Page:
Every year, Parashat VaEtchanan is read the Shabbat immediately following Tishah BeAv. VaEtchanan is a very important Parasha, containing topics as central and important as the Aseret HaDibrot (the Ten Commandments) and the first paragraph of Shema. However, this Parashah primarily deals with all its sub-topics in the broader context of the issue of entering into the land of Israel. Keep in mind that at this point in the Torah, Moshe is about to die, and Bnei Yisrael are finally about to enter the land that God promised to their forefathers—the entire Sefer Devarim consists of Moshe’s final words to Bnei Yisrael, briefing them to prepare them for their long-awaited venture into Eretz Yisrael. Moshe opens this Parashah with a heartbreaking personal account of the conflict that he has with God over his own personal entry into the land. “VaEtchanan El Hashem BaEit HaHi, Leimor Hashem Elokim Atah Hachilota LeHar’ot Et Avdecha Et Gadlecha, VeEt Yadecha HaChazakah…Eheberah, Na VeEr’eh Et HaAretz HaTovah Asheir BeEiver HaYardein” “And I beseeched G-d at that time, saying, ‘Hashem Elokim, You have shown me Your Greatness and Your Mighty Hand…Please, let me cross over the Jordan River and see the good land which lies on the other side!’” (Devarim 3:23-25). Remember, this is Moshe Rabbeinu speaking—the supreme servant of Hashem and the greatest of all prophets. At nearly one hundred and twenty years of age, after around forty years of constant service and devotion to God, all he wants is to witness the completion of his mission and lead Bnei Yisrael into Eretz Yisrael. And what does God answer Moshe? “Rav Lach Al Tosef Dabeir Eilai Od BeDavar HaZeh,” “Let it suffice. Don’t speak of this any more to me” (3:26). Can we even begin to imagine Moshe’s pain at hearing these words? Moshe’s entire life until this point has been dedicated to Hashem and to leading Bnei Yisrael out of Egypt, through Ma’amad Har Sinai and into the Promised Land! How could G-d possibly deny him the one thing he most strongly desired? And yet He does. That is, He denies Moshe the better part of his request: Moshe is never permitted to enter the land, only to ascend to the top of a mountain and view Eretz Yisrael from afar.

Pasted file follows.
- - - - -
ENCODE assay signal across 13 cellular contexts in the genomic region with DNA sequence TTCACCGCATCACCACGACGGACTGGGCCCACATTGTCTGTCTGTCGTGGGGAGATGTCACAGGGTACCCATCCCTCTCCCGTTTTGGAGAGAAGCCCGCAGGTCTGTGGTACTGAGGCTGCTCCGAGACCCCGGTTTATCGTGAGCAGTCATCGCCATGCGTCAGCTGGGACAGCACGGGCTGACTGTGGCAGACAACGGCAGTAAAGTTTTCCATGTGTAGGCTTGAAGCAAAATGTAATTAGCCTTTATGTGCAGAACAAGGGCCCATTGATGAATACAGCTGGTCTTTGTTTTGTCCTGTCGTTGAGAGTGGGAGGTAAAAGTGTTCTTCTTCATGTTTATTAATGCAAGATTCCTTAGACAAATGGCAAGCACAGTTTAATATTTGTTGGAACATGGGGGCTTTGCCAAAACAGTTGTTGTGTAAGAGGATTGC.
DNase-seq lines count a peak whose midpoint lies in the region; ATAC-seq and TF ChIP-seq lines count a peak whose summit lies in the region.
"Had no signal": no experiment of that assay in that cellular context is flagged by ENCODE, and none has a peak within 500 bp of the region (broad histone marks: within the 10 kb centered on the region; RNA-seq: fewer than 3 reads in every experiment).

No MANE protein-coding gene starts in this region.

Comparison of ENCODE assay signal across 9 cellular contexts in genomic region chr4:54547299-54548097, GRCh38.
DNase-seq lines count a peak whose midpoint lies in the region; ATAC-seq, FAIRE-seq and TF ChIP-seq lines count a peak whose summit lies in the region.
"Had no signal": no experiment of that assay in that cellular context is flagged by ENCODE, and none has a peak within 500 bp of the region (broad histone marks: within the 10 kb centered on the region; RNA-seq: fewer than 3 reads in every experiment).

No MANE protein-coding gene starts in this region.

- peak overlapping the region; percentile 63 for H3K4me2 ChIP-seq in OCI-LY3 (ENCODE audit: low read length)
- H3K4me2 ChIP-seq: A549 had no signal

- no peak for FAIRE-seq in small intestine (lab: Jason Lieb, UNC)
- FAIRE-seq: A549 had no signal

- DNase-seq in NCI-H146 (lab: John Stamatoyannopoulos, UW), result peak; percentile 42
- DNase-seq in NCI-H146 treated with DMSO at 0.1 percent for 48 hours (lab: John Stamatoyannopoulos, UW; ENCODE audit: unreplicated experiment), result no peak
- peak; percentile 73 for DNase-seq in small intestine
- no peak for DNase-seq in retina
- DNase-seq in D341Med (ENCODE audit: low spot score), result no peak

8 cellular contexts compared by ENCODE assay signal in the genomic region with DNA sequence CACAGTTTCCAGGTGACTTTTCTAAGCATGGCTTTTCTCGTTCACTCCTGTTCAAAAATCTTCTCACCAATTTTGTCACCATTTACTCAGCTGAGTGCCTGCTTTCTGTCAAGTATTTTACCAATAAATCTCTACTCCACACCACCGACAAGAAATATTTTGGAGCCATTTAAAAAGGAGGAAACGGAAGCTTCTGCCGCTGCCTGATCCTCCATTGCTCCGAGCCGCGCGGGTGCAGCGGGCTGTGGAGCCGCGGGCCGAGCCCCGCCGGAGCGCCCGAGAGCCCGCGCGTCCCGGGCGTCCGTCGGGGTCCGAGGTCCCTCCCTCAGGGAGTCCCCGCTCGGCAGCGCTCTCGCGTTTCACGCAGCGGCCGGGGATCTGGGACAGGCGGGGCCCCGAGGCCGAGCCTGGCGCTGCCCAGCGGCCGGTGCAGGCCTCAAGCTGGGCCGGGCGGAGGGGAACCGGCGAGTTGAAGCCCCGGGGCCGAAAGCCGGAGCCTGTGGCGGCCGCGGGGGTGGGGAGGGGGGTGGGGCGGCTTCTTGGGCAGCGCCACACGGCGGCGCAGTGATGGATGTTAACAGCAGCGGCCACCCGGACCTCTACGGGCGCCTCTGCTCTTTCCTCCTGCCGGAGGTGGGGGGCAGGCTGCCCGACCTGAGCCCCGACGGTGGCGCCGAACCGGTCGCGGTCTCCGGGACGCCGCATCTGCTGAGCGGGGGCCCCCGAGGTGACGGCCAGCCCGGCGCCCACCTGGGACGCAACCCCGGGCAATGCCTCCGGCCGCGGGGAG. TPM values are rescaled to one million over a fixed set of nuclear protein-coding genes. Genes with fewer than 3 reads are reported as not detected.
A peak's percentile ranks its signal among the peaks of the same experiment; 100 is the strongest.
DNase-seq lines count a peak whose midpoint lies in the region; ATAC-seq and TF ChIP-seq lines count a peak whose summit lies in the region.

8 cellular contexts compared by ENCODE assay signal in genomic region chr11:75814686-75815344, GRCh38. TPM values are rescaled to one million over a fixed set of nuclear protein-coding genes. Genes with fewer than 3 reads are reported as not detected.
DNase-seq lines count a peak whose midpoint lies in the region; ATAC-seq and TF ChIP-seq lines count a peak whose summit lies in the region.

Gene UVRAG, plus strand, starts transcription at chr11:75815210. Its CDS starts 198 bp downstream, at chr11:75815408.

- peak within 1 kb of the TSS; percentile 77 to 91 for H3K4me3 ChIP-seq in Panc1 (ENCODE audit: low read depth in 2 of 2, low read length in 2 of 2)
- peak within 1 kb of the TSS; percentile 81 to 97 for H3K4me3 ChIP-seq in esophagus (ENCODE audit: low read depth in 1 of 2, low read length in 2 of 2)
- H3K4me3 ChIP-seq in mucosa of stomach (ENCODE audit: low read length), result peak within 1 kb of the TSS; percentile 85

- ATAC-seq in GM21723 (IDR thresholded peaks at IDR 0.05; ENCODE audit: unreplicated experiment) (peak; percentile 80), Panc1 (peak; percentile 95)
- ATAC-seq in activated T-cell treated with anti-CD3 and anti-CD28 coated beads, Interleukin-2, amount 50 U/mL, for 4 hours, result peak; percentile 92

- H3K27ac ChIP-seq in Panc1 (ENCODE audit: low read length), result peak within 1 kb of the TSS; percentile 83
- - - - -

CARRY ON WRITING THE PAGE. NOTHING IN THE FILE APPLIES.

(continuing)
Seforno comments that Moshe beseeches G-d to allow him to enter Eretz Yisrael so that Bnei Yisrael might never be exiled. Seforno hints at a larger idea: Had Moshe Rabbeinu entered the land with Bnei Yisrael, and conquered it, and helped set up infrastructure, and built a Beit HaMikdash, the impact would have been so fantastically powerful and enduring that there surely could never have been an exile. But this was not God’s plan for us, for the world. Rather, then, as now, HaKadosh Baruch had His own plans, worked in His own ways. And, despite the potentially glorious results, He simply could not allow Moshe to have his way. However, all this is not to say that Moshe’s request goes in vain—quite to the contrary! G-d is so harsh with Moshe precisely because of the strength and power of his prayer. For had Moshe gone further in his appeal, God would have been “compelled,” so to speak, to listen to his request out of Midat HaRachamim, the attribute of mercy. For this reason, God becomes angry, and responds on behalf of Bnei Yisrael: ‘Enough, Moshe—do not Daven to Me any more regarding this request.’ As the Sefer Tosefet Beracha notes, even then, Hashem still fulfills half of Moshe’s request, allowing him to view the land, albeit from afar. While this concession may at first seem small and inconsequential, it now becomes clear that it is in fact extremely noteworthy, considering the magnitude of the issues in play.